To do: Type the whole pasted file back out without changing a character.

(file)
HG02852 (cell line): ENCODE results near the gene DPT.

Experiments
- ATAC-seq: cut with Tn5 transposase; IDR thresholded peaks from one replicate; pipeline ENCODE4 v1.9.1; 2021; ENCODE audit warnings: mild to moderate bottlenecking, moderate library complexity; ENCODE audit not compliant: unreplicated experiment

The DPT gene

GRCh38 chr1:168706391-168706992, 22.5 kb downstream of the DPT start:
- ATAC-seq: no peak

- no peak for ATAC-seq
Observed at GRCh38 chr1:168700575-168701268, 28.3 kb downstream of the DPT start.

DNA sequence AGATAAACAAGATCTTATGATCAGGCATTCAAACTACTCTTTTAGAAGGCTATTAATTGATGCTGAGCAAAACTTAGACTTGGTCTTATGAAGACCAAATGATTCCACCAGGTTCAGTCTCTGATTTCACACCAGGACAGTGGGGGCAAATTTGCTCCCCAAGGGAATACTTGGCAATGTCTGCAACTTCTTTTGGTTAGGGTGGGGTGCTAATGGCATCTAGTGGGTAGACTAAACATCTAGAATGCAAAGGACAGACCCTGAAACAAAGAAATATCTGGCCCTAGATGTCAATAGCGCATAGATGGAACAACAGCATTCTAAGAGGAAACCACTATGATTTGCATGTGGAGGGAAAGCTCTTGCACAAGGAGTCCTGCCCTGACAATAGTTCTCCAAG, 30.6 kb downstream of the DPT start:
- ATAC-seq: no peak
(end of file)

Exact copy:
HG02852 (cell line): ENCODE results near the gene DPT.

Experiments
- ATAC-seq: cut with Tn5 transposase; IDR thresholded peaks from one replicate; pipeline ENCODE4 v1.9.1; 2021; ENCODE audit warnings: mild to moderate bottlenecking, moderate library complexity; ENCODE audit not compliant: unreplicated experiment

The DPT gene

GRCh38 chr1:168706391-168706992, 22.5 kb downstream of the DPT start:
- ATAC-seq: no peak

- no peak for ATAC-seq
Observed at GRCh38 chr1:168700575-168701268, 28.3 kb downstream of the DPT start.

DNA sequence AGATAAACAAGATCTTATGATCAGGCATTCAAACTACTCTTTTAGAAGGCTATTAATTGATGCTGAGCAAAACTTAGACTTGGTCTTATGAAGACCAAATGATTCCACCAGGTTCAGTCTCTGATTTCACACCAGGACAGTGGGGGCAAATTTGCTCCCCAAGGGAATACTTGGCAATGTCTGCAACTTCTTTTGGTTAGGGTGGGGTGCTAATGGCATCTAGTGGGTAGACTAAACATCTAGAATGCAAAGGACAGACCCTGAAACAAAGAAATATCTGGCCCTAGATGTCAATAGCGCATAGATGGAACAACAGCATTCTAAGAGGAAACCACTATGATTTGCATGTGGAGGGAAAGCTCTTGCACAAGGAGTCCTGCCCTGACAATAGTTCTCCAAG, 30.6 kb downstream of the DPT start:
- ATAC-seq: no peak